2 1. INTRODUCTION

constant speed, a circular helix whose axis is parallel to b. Depending on the sym-

metry properties of the reference configuration Ω, the rotational-helical motion of B

can degenerate in simpler ones. For example, if Ω possesses the rotational property

similar to that of a multi-bladed propeller, the helicoidal trajectory degenerates

into a straight line, and the center of mass of the solid will simply translate (with

constant speed) along the direction of b. If Ω has spherical symmetry, then the

angular velocity is zero and B will only translate (no spin) with constant speed. As

far as the liquid, we show that in all cases it exhibits a conical wake region whose

axis is also parallel to b.

We shall next give a brief sketch of our method and comment on the assump-

tions that we need to make it work. For a full description we refer the reader to

Chapter 4. The starting point is to formulate the relevant equations for the solid-

liquid system in the frame F, assuming it exists. However, before doing this, we

need to rewrite the liquid equations in the exterior of the (undeformed) reference

configuration. This is done by means of a suitable smooth transformation intro-

duced in [19]. After this first step is achieved, the next step consists of linearizing

the obtained equations and proving the existence of a unique solution that obeys

appropriate estimates. This will then allow us to apply Tychonov’s fixed-point the-

orem and to prove, finally, the existence of a solution to the original problem. It

must be observed that these linearized equations are coupled through the unknown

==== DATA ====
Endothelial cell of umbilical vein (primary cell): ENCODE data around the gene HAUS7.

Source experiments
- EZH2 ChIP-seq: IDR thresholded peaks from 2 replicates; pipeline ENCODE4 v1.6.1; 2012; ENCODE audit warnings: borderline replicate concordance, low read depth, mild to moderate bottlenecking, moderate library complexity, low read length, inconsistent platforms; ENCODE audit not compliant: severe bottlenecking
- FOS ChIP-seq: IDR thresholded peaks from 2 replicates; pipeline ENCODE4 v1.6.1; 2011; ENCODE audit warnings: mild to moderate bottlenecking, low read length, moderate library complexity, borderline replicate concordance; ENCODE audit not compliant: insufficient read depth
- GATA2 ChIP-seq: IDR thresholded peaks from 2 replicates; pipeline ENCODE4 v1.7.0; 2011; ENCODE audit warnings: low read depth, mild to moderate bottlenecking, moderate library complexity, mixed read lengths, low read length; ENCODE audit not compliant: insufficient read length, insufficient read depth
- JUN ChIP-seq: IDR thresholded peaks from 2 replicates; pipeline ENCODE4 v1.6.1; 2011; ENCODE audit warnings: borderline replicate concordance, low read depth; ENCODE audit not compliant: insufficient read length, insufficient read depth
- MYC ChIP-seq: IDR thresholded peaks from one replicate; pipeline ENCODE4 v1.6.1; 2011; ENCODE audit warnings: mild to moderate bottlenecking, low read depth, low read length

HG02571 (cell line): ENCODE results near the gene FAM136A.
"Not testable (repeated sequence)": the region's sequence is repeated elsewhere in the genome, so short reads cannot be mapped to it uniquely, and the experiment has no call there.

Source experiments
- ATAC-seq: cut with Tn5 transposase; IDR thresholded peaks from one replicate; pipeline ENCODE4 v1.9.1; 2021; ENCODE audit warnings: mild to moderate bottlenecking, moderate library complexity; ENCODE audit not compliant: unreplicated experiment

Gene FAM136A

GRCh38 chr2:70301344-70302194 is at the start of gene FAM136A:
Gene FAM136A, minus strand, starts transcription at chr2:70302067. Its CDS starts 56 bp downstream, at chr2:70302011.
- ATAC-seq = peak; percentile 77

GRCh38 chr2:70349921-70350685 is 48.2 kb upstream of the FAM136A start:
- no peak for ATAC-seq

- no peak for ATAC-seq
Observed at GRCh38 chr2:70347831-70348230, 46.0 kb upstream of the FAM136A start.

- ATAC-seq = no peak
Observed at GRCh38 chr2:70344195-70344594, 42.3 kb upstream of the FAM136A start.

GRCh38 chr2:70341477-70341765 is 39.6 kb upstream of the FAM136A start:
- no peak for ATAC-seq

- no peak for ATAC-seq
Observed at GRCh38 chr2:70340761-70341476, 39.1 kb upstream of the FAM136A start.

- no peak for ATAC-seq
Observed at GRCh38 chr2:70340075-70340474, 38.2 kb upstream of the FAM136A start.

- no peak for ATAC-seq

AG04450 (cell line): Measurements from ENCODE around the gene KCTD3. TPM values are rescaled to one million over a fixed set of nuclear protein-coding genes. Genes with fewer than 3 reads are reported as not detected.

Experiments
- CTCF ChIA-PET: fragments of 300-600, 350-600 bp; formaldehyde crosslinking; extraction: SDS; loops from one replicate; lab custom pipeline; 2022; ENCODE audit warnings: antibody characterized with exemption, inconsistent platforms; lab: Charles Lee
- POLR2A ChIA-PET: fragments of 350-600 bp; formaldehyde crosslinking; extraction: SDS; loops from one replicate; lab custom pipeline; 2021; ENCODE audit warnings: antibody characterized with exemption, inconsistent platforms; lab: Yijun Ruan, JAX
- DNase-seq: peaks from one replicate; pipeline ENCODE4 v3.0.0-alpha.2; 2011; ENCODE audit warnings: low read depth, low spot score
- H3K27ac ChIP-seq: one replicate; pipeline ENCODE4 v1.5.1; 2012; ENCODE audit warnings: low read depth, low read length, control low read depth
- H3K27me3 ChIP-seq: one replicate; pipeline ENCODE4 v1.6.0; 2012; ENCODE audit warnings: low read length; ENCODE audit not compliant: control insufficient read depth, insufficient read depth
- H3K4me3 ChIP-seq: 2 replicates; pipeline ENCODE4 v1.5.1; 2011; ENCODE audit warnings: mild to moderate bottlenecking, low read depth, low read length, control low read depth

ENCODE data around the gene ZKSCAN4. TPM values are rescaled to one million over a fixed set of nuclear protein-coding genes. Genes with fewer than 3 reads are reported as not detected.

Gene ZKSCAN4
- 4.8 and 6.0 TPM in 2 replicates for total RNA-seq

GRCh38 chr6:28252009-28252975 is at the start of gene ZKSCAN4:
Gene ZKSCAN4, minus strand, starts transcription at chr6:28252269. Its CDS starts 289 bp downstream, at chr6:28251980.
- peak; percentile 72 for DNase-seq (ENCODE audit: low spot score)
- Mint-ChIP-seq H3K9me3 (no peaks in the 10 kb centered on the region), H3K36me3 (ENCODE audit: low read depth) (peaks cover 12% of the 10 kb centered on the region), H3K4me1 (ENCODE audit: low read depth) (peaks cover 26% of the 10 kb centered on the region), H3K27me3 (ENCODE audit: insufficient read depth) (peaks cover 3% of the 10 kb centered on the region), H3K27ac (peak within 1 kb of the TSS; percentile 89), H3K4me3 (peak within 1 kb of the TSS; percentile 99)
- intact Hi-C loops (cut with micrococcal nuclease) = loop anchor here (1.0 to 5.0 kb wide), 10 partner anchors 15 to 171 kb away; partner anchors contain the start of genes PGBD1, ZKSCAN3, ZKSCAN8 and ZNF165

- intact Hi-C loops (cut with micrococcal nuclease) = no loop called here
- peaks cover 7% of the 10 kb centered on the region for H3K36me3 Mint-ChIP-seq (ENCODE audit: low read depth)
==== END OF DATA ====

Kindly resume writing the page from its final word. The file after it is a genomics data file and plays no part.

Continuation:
kinematic parameters characterizing the frame F, that is, the angular velocity ω

and translational velocity ξ. A further unknown is the direction b of b in F that,

in a steady motion, must satisfy the requirement

(1.1) ω ∧ b = 0.

Therefore, even though the equations of the elastic solid and of the viscous liq-

uid are linearized, the complete system that we have uniquely to solve for is still

non-linear, due to the presence of equation (1.1). By using classical theorems on

linearized elasticity and Stokes equations, we then show that the above unique

solvability reduces to that of a nonlinear eigenvalue problem in the eigenvalue λ

and corresponding eigenvector b, where ω = λ b. Even though we prove that this

eigenvalue problem always has at least one solution, (λ0,b0), for this solution to be

(locally) unique we must require that λ0 is simple, namely, of algebraic multiplicity

equal to 1. This implies, in particular, that there are no other eigenvectors in a

suﬃciently small neighborhood of b0. For this reason, borrowing a nomenclature

introduced by Weinberger in [48], we call b0 an isolated orientation; see Section

4.2. However, imposing the simplicity of λ0 translates into certain geometric re-

strictions on the reference configuration: roughly speaking, Ω should not possess

“too much symmetry”; see Section 4.2 for details and examples. This requirement

excludes significant reference configurations such as rotationally symmetric ones

or, more generally, those having the same rotational symmetry of multi-bladed pro-

pellers. For this reason, we treat these cases separately, and show, for them also,

the existence of corresponding steady motions, even in the case when the body force

is not constant; see Chapter 7.

We wish to emphasize that, to date, we do not know if steady motions exist for

an arbitrary (smooth) reference configuration, even for small data, of course, and

we leave it to the interested reader as an intriguing open question.

What we have described so far gives an idea of the main strategy that we shall

follow. However, to make this strategy work requires much more effort. The basic